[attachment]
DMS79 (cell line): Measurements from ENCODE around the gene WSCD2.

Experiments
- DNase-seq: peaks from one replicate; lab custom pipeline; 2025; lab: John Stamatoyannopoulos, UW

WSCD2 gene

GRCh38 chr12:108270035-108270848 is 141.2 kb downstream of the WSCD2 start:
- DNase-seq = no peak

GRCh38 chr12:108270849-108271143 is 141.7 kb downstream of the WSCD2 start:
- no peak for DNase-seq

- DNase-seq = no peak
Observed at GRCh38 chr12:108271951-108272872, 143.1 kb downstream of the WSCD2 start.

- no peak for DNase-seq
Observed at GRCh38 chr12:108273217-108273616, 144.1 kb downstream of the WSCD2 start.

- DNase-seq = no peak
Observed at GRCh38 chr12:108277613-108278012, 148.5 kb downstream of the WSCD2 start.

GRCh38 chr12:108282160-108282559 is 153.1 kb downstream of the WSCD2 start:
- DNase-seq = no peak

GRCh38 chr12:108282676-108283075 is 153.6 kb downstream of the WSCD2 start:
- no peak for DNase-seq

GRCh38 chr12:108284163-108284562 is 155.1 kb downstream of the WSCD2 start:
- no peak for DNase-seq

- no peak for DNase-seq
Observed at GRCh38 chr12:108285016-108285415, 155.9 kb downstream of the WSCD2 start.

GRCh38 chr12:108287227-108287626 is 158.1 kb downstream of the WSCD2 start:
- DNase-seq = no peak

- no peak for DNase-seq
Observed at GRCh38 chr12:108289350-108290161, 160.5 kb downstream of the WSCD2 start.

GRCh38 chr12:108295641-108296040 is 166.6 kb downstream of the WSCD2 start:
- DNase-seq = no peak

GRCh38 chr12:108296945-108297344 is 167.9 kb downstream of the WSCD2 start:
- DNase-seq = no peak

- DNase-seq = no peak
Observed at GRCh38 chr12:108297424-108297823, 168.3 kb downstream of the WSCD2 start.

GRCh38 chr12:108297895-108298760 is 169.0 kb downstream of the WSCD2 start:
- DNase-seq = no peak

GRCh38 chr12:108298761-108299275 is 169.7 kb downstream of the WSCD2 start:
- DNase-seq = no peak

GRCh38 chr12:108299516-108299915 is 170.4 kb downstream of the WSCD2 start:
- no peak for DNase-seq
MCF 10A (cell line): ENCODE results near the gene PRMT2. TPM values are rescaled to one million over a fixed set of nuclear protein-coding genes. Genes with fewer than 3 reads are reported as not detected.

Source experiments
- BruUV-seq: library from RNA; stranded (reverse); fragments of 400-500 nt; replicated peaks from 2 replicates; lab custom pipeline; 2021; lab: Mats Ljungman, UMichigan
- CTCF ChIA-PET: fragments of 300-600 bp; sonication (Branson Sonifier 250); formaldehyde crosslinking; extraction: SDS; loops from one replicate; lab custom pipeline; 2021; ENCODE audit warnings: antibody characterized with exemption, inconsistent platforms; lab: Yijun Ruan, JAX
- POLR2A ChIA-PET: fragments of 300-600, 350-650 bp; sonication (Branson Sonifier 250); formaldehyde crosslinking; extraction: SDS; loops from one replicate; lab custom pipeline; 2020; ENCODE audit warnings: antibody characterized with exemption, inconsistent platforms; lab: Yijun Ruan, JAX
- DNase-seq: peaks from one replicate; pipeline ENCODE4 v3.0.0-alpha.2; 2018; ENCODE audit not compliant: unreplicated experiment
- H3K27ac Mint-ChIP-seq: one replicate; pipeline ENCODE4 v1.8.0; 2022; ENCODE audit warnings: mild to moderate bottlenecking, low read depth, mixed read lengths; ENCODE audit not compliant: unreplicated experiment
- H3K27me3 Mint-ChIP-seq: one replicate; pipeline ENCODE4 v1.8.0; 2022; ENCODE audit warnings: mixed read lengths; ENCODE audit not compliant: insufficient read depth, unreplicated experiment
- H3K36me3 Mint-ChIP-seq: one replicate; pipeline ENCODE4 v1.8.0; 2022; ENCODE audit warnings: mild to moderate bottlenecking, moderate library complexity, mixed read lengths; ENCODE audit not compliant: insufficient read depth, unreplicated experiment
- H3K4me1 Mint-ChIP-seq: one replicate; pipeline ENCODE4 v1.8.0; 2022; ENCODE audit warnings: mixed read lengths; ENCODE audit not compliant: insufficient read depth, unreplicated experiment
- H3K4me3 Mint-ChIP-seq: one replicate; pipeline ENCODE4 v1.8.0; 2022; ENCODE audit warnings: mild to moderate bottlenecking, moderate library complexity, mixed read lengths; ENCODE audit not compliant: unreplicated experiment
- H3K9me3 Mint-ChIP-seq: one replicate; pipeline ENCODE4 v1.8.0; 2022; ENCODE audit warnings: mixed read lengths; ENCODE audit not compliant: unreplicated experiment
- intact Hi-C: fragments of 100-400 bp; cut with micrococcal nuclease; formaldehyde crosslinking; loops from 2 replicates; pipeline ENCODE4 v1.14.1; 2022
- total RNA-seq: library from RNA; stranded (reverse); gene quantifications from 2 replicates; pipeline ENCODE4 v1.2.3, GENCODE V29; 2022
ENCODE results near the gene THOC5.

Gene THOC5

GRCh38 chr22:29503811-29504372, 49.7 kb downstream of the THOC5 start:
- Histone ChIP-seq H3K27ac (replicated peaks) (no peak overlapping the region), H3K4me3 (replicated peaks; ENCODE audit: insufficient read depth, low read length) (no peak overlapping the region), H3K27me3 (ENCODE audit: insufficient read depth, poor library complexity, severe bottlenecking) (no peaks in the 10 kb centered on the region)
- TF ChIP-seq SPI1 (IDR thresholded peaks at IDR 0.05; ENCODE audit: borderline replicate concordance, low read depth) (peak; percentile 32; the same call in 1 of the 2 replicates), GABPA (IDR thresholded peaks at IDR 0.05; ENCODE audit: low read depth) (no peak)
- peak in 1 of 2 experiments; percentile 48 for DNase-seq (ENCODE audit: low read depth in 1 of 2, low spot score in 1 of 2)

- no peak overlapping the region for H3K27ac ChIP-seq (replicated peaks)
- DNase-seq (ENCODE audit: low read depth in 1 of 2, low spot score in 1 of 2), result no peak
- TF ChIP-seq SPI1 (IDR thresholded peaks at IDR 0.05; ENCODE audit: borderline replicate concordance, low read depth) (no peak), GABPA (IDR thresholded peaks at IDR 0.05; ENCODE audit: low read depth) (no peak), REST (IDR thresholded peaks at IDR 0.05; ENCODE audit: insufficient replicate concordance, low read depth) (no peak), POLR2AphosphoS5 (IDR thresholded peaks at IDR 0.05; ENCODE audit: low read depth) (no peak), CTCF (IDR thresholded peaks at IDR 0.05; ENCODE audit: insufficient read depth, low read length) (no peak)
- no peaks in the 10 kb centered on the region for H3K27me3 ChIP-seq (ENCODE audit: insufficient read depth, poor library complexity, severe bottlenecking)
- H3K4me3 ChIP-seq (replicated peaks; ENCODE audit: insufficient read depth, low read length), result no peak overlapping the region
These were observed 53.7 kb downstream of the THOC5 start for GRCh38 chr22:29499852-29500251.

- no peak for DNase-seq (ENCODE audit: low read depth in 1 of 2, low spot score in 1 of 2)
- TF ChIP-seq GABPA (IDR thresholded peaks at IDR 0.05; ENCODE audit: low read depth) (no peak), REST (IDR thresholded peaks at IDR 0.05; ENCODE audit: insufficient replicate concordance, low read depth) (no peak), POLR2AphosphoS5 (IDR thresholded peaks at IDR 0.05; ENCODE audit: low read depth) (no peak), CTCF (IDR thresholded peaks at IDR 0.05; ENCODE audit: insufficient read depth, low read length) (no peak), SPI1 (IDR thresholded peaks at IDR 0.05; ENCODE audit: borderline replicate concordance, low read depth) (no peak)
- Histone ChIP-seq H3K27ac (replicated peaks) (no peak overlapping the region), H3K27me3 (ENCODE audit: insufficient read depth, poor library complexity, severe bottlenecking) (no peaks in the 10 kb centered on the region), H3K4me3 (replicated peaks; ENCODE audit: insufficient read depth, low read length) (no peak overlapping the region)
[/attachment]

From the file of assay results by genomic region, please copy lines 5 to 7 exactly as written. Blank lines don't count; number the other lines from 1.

GRCh38 chr12:108270035-108270848 is 141.2 kb downstream of the WSCD2 start:
- DNase-seq = no peak

GRCh38 chr12:108270849-108271143 is 141.7 kb downstream of the WSCD2 start: